It opens a GUI that steps you through each conflict, and you get to choose how to merge. Sometimes it requires a bit of hand editing afterwards, but usually it’s enough by itself. It is much better than doing the whole thing by hand certainly.
As per Josh Glover’s comment:
doesn’t necessarily open a GUI unless you install one. Running
git mergetoolfor me resulted in
vimdiffbeing used. You can install
one of the following tools to use it instead:
Below is a sample procedure using
vimdiff to resolve merge conflicts, based on this link.
Run the following commands in your terminal
git config merge.tool vimdiff git config merge.conflictstyle diff3 git config mergetool.prompt false
This will set
vimdiffas the default merge tool.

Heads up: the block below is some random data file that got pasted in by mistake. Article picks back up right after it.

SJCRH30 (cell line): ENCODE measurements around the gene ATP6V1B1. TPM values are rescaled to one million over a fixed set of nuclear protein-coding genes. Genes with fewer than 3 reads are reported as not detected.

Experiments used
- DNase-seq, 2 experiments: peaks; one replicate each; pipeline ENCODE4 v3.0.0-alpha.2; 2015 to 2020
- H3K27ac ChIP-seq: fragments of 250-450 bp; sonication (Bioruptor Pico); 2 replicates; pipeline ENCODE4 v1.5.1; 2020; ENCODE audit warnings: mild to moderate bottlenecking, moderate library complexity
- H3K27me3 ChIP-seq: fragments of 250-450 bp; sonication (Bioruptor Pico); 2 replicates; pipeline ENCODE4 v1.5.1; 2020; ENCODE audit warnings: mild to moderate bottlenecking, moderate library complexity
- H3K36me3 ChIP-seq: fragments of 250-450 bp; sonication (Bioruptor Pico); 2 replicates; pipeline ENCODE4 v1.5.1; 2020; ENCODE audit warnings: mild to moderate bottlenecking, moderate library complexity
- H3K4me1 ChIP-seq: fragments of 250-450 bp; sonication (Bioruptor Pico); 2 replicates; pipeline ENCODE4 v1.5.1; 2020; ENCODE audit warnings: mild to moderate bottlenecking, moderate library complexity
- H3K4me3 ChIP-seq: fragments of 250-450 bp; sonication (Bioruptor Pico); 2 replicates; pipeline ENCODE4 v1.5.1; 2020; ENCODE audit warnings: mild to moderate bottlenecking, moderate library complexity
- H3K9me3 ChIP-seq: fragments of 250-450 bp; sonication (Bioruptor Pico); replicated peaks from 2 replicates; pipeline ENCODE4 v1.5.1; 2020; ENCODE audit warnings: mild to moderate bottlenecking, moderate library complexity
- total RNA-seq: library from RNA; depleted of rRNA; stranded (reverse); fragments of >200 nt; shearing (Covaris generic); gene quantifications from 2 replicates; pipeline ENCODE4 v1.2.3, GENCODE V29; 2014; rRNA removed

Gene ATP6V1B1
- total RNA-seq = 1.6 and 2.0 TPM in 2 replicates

Run the following command in your terminal
You will see a
vimdiffdisplay in the following format:
╔═══════╦══════╦════════╗ ║ ║ ║ ║ ║ LOCAL ║ BASE ║ REMOTE ║ ║ ║ ║ ║ ╠═══════╩══════╩════════╣ ║ ║ ║ MERGED ║ ║ ║ ╚═══════════════════════╝
These 4 views are
- LOCAL: this is the file from the current branch
- BASE: the common ancestor, how this file looked before both changes
- REMOTE: the file you are merging into your branch
- MERGED: the merge result; this is what gets saved in the merge commit and used in the future
You can navigate among these views using ctrl+w. You can directly reach the MERGED view using ctrl+w followed by j.
More information about
vimdiffnavigation is here and here.
You can edit the MERGED view like this:
If you want to get changes from REMOTE
If you want to get changes from BASE
If you want to get changes from LOCAL
Save, Exit, Commit, and Clean up
:wqasave and exit from vi
git commit -m "message"
git cleanRemove extra files (e.g.
*.orig) created by the diff tool.